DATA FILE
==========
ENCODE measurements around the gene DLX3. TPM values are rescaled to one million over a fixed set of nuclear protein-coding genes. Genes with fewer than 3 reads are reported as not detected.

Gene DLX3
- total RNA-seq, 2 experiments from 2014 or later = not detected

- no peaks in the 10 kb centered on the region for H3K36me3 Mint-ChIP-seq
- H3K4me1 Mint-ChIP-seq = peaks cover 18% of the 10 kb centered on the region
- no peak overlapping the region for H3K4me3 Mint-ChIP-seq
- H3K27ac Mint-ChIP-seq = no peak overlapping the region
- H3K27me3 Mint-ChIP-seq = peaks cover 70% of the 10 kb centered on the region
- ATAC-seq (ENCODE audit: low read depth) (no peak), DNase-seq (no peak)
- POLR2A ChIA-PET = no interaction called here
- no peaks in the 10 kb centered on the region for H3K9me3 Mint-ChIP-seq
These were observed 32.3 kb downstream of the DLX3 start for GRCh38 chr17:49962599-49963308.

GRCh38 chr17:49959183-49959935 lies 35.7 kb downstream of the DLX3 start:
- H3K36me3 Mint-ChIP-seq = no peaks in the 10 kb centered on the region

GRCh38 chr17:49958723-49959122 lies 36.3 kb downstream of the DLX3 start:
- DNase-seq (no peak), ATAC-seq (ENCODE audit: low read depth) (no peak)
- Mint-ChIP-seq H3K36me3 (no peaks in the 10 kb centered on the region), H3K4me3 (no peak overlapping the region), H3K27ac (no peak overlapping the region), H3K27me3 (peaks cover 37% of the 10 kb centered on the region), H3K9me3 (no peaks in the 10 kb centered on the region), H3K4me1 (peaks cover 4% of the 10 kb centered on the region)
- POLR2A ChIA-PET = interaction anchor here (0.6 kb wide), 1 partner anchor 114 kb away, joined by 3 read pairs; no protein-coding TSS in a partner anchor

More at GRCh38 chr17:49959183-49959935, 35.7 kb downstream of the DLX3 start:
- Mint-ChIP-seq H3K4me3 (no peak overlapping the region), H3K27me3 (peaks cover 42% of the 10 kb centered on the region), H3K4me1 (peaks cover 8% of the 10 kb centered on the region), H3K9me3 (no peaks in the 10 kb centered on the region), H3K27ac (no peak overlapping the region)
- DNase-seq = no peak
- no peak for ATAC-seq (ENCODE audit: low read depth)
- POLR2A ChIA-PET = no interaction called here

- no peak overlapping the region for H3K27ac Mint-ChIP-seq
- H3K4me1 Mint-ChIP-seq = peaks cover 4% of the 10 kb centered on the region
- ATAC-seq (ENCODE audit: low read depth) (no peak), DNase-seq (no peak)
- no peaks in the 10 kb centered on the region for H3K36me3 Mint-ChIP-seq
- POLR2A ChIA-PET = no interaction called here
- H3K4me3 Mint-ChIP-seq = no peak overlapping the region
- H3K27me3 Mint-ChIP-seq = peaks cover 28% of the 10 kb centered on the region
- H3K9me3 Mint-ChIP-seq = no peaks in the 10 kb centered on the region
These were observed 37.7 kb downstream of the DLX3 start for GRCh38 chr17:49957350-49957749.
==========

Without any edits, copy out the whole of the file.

ENCODE measurements around the gene DLX3. TPM values are rescaled to one million over a fixed set of nuclear protein-coding genes. Genes with fewer than 3 reads are reported as not detected.

Gene DLX3
- total RNA-seq, 2 experiments from 2014 or later = not detected

- no peaks in the 10 kb centered on the region for H3K36me3 Mint-ChIP-seq
- H3K4me1 Mint-ChIP-seq = peaks cover 18% of the 10 kb centered on the region
- no peak overlapping the region for H3K4me3 Mint-ChIP-seq
- H3K27ac Mint-ChIP-seq = no peak overlapping the region
- H3K27me3 Mint-ChIP-seq = peaks cover 70% of the 10 kb centered on the region
- ATAC-seq (ENCODE audit: low read depth) (no peak), DNase-seq (no peak)
- POLR2A ChIA-PET = no interaction called here
- no peaks in the 10 kb centered on the region for H3K9me3 Mint-ChIP-seq
These were observed 32.3 kb downstream of the DLX3 start for GRCh38 chr17:49962599-49963308.

GRCh38 chr17:49959183-49959935 lies 35.7 kb downstream of the DLX3 start:
- H3K36me3 Mint-ChIP-seq = no peaks in the 10 kb centered on the region

GRCh38 chr17:49958723-49959122 lies 36.3 kb downstream of the DLX3 start:
- DNase-seq (no peak), ATAC-seq (ENCODE audit: low read depth) (no peak)
- Mint-ChIP-seq H3K36me3 (no peaks in the 10 kb centered on the region), H3K4me3 (no peak overlapping the region), H3K27ac (no peak overlapping the region), H3K27me3 (peaks cover 37% of the 10 kb centered on the region), H3K9me3 (no peaks in the 10 kb centered on the region), H3K4me1 (peaks cover 4% of the 10 kb centered on the region)
- POLR2A ChIA-PET = interaction anchor here (0.6 kb wide), 1 partner anchor 114 kb away, joined by 3 read pairs; no protein-coding TSS in a partner anchor

More at GRCh38 chr17:49959183-49959935, 35.7 kb downstream of the DLX3 start:
- Mint-ChIP-seq H3K4me3 (no peak overlapping the region), H3K27me3 (peaks cover 42% of the 10 kb centered on the region), H3K4me1 (peaks cover 8% of the 10 kb centered on the region), H3K9me3 (no peaks in the 10 kb centered on the region), H3K27ac (no peak overlapping the region)
- DNase-seq = no peak
- no peak for ATAC-seq (ENCODE audit: low read depth)
- POLR2A ChIA-PET = no interaction called here

- no peak overlapping the region for H3K27ac Mint-ChIP-seq
- H3K4me1 Mint-ChIP-seq = peaks cover 4% of the 10 kb centered on the region
- ATAC-seq (ENCODE audit: low read depth) (no peak), DNase-seq (no peak)
- no peaks in the 10 kb centered on the region for H3K36me3 Mint-ChIP-seq
- POLR2A ChIA-PET = no interaction called here
- H3K4me3 Mint-ChIP-seq = no peak overlapping the region
- H3K27me3 Mint-ChIP-seq = peaks cover 28% of the 10 kb centered on the region
- H3K9me3 Mint-ChIP-seq = no peaks in the 10 kb centered on the region
These were observed 37.7 kb downstream of the DLX3 start for GRCh38 chr17:49957350-49957749.